Jacksonville Jaguars - The Jags have the talent and the coaching to go all the way. Quarterback Mark Brunell is exciting, provided he stays healthy, and the offense has balance, especially with the emergence of running back Fred Taylor a year ago. They have shored up their defense somewhat through the draft and with the acquisition of safety Carnell Lake. The Jags should win the division with relative ease and could secure homefield deep into the playoffs.
Pittsburgh Steelers - The Steelers are a team with questions. Jerome Bettis had off-season knee surgery and will have to prove himself early in order to reassure coaches and fans that "the Bus" is back in business. Perhaps more important than the Bettis situation is the condition of All-Pro center Dermontti Dawson. Dawson, who missed most of the preseason with a bum knee, is the tie that binds the offensive line and if he is sub-par then it could sabotage the entire offense. It appears that quarterback Kordell Stewart, who has yet to fulfill all the hype, might need a little help from his line to get better. But if everything falls together things could get bright in a hurry in the Steel City.
Tennessee Titans - The Titans have a lot going for them this year: new name, new stadium and new uniforms. If the football product will be as appealing as the rest of the show remains to be seen, but there is promise. The offense will rest on the shoulders of Steve McNair and Eddie George. Expect a break-out year from McNair if the offensive line can do the job and give top receiver Yancey Thigpen a chance to get open. The defense is certainly improved but the pressure is on their no-name linebackers to make big plays.
Baltimore Ravens - The biggest problem for the Ravens recently has been scoring points. So what did team owner Art Modell do in the off-season? He hired the offensive coordinator from the highest-scoring team in NFL history as his new head coach. Brian Billick, who managed the offense of the 1998 Minnesota Vikings, has a tough task with this new cast of cast-offs. Scott Mitchell is no Randall Cunningham. He won't get much help from his backfield either. Priest Holmes is a good back-up but not the answer at running back. The only hope is that their defense, led by their excellent linebackers, will shut out teams and maybe get a few points to help out the offense.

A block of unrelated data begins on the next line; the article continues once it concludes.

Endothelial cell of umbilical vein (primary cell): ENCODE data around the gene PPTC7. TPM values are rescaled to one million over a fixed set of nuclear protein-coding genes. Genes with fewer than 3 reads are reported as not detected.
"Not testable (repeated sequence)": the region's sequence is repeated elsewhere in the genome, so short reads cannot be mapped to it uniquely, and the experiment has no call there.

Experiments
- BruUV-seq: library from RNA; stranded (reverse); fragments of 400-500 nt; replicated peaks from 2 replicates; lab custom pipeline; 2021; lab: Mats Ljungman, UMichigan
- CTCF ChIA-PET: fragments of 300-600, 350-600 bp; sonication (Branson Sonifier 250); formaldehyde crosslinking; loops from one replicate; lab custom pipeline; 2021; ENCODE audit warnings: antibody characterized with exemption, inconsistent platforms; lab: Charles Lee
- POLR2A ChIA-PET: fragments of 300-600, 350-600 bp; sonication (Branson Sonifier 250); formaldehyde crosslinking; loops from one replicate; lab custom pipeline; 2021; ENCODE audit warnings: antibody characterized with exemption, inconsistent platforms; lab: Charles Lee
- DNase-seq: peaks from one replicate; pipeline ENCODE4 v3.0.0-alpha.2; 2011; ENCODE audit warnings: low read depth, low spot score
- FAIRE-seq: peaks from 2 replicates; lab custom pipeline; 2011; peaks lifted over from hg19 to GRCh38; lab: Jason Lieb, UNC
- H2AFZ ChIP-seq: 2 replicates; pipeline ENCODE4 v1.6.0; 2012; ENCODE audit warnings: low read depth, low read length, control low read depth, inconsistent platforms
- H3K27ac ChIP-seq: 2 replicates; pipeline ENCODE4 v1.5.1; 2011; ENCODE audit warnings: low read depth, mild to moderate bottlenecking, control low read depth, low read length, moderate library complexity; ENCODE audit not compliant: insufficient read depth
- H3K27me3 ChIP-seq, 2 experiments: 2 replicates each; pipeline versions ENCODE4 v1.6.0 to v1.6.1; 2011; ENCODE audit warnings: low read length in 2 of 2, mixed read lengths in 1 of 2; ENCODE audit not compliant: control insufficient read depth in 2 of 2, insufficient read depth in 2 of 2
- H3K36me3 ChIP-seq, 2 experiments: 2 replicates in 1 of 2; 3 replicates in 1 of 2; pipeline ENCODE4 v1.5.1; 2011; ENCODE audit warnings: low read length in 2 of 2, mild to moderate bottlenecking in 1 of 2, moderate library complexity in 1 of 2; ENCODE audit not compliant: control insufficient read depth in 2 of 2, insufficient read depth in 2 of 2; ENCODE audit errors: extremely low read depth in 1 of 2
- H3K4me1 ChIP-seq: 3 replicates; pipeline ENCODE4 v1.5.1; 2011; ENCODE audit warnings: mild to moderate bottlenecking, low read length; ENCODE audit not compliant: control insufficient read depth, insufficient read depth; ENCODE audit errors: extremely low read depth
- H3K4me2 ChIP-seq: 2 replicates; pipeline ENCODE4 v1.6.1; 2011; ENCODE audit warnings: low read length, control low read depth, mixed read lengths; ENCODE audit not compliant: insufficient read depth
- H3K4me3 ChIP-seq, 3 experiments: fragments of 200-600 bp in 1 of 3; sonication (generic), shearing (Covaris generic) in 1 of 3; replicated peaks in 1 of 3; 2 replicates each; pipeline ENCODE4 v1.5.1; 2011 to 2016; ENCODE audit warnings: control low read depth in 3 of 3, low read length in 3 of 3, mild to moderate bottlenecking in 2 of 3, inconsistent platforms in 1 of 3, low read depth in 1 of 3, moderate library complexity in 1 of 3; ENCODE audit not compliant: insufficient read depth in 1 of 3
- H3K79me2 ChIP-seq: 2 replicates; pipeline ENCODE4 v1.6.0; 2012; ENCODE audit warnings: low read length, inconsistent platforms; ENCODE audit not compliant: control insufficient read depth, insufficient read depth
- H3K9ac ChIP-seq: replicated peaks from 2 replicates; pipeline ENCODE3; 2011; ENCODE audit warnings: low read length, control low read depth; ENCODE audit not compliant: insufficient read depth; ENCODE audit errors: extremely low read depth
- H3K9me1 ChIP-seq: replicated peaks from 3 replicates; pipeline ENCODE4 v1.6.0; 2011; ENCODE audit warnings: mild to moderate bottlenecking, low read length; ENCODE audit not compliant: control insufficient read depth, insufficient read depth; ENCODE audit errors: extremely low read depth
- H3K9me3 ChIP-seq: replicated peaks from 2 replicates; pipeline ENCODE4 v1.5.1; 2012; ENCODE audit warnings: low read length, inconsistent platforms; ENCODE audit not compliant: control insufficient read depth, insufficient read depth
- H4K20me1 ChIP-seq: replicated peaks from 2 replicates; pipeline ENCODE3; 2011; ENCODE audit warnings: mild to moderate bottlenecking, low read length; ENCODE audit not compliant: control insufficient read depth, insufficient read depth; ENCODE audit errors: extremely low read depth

Cincinnati Bengals - It could be said that the biggest reason that the Bengals won't finish in the division basement again this year is not the drafting of highly-touted savior quarterback Akili Smith or the improvement of the defense but rather the presence of the reborn (and expansion) Cleveland Browns. The Bengals, who finally signed Smith after a holdout, will find the going rough in 1999. With the inconsistent Jeff Blake leading the offense, at least until Smith is ready, and a reshuffled offensive line protecting him, it could get ugly. But maybe not as ugly as the defensive secondary will look, getting burned with regularity.
Cleveland Browns - At least in their first season back, most Browns fans will just be happy to be there. A brand new, modern stadium will be a nice diversion from what is almost certain to be a season that will be tough to watch on the field. A handful of wins are not out of the question and the grooming of top-draft pick Tim Couch will be on the agenda for 1999. In fact, it will be best for the team not to make the postseason. If the Browns miss the playoffs in 1999, they will receive seven extra draft picks in 2000.
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